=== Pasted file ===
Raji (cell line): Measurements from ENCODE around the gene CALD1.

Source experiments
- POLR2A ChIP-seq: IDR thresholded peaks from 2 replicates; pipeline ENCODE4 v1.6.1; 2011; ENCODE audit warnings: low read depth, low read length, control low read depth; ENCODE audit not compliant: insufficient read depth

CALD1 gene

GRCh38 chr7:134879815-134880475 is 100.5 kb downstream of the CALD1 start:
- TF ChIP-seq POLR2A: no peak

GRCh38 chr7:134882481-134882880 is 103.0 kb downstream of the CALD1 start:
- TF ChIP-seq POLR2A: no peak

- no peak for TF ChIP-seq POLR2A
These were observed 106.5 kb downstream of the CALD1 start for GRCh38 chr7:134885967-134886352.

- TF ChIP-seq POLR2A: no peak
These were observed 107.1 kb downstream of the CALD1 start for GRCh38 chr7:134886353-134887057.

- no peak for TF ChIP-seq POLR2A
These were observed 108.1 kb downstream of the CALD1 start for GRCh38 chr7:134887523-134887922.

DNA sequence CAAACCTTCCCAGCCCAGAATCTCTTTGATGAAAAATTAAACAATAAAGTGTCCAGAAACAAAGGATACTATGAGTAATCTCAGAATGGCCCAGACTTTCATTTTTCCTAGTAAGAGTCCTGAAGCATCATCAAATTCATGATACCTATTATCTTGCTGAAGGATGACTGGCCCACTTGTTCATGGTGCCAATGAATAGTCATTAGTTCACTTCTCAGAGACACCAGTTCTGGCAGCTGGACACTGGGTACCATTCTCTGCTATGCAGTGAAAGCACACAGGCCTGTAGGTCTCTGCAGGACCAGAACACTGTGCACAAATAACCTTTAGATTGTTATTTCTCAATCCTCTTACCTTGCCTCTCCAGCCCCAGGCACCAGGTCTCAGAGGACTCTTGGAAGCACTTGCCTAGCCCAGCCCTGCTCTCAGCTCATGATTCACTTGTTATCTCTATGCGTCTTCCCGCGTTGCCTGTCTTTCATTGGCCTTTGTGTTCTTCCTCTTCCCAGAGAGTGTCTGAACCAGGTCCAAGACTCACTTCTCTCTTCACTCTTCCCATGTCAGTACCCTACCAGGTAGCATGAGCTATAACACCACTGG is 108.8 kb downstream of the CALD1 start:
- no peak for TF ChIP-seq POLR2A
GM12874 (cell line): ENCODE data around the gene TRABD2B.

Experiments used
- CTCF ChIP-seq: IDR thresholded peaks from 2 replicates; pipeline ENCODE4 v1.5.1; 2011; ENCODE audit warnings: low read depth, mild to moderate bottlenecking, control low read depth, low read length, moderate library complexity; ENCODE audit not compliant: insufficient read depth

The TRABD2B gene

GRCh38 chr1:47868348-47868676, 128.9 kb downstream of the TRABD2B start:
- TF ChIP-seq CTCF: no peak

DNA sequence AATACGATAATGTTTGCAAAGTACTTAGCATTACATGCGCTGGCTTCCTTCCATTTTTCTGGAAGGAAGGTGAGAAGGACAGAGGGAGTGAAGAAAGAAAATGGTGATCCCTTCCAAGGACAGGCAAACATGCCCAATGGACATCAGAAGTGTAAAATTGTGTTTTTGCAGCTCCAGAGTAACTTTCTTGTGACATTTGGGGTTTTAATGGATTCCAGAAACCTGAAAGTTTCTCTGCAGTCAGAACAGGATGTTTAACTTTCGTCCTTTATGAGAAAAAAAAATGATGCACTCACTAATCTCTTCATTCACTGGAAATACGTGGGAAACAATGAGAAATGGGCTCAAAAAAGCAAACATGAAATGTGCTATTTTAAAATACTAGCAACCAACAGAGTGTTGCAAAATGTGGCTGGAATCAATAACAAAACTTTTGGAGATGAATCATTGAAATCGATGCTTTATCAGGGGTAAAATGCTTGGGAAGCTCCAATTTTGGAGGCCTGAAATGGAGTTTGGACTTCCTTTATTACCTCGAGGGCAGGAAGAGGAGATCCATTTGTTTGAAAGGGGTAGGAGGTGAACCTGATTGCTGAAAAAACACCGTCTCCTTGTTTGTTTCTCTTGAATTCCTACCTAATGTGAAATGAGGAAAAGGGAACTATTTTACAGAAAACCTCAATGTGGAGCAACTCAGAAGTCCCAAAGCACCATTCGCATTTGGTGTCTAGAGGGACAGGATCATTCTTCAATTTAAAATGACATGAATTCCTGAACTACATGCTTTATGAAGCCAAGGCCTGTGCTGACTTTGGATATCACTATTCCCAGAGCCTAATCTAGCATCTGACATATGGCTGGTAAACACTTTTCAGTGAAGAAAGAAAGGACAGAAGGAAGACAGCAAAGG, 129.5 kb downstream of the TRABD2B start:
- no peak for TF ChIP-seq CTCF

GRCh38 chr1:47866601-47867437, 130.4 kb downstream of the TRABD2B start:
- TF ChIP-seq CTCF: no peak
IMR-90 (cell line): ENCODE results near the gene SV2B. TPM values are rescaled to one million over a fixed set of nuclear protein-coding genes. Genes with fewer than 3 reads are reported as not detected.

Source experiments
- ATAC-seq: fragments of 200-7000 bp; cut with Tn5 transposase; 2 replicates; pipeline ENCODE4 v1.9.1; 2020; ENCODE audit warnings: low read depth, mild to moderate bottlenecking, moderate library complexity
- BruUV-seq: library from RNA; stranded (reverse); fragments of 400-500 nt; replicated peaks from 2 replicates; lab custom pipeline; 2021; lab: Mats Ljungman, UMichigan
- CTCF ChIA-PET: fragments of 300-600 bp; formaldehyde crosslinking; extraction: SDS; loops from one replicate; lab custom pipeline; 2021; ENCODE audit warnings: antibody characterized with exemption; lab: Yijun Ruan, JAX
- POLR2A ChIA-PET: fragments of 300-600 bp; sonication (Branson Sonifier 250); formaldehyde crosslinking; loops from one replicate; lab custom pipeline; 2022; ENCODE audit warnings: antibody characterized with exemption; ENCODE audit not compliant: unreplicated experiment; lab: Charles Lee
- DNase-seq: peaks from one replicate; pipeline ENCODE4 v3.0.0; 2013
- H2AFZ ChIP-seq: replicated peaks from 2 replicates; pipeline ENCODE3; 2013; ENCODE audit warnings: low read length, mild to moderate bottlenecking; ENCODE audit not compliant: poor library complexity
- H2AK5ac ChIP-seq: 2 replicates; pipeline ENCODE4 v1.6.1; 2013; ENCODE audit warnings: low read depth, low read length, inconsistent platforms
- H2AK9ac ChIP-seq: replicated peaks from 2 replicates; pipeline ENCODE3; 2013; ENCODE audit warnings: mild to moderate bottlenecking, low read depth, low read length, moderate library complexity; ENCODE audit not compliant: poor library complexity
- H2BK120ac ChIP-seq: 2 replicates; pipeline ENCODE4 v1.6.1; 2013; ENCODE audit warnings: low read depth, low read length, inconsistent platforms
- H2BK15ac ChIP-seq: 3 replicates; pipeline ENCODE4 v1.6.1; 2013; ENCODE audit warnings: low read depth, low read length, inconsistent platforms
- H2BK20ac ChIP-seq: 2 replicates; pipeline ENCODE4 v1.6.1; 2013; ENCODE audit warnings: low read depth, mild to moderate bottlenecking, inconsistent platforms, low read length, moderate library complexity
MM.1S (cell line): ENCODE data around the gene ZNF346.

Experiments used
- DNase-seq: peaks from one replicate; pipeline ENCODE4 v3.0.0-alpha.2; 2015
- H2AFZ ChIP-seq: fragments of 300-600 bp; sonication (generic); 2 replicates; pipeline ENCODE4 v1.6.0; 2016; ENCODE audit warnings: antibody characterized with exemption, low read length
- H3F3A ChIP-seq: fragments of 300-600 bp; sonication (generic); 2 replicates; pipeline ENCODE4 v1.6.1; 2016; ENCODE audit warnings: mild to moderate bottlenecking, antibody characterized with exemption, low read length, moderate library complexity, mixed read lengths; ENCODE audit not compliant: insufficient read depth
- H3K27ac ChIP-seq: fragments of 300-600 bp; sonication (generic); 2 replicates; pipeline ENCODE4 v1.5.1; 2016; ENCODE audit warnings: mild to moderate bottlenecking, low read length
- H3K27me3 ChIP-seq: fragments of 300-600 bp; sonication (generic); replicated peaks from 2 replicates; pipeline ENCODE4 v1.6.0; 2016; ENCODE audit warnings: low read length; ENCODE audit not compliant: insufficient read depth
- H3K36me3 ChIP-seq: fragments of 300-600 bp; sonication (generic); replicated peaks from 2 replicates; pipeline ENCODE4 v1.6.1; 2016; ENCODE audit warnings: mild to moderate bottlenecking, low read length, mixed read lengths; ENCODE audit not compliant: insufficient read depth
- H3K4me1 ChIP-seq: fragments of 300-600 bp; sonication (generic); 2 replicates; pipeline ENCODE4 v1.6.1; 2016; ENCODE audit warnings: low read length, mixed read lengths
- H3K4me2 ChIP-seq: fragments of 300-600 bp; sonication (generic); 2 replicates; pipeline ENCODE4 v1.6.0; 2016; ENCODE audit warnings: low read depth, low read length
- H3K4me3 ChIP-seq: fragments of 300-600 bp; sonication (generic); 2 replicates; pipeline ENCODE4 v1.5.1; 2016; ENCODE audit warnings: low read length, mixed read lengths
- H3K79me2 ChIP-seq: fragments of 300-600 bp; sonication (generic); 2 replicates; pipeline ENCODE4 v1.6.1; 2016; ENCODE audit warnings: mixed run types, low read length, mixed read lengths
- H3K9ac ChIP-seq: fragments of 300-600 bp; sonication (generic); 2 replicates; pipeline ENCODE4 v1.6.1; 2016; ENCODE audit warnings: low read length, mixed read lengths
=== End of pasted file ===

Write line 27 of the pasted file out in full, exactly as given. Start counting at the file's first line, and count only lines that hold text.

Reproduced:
IMR-90 (cell line): ENCODE results near the gene SV2B. TPM values are rescaled to one million over a fixed set of nuclear protein-coding genes. Genes with fewer than 3 reads are reported as not detected.